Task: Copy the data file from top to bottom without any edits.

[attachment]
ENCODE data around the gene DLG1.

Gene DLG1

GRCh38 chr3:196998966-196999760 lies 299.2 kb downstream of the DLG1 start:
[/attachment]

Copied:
ENCODE data around the gene DLG1.

Gene DLG1

GRCh38 chr3:196998966-196999760 lies 299.2 kb downstream of the DLG1 start: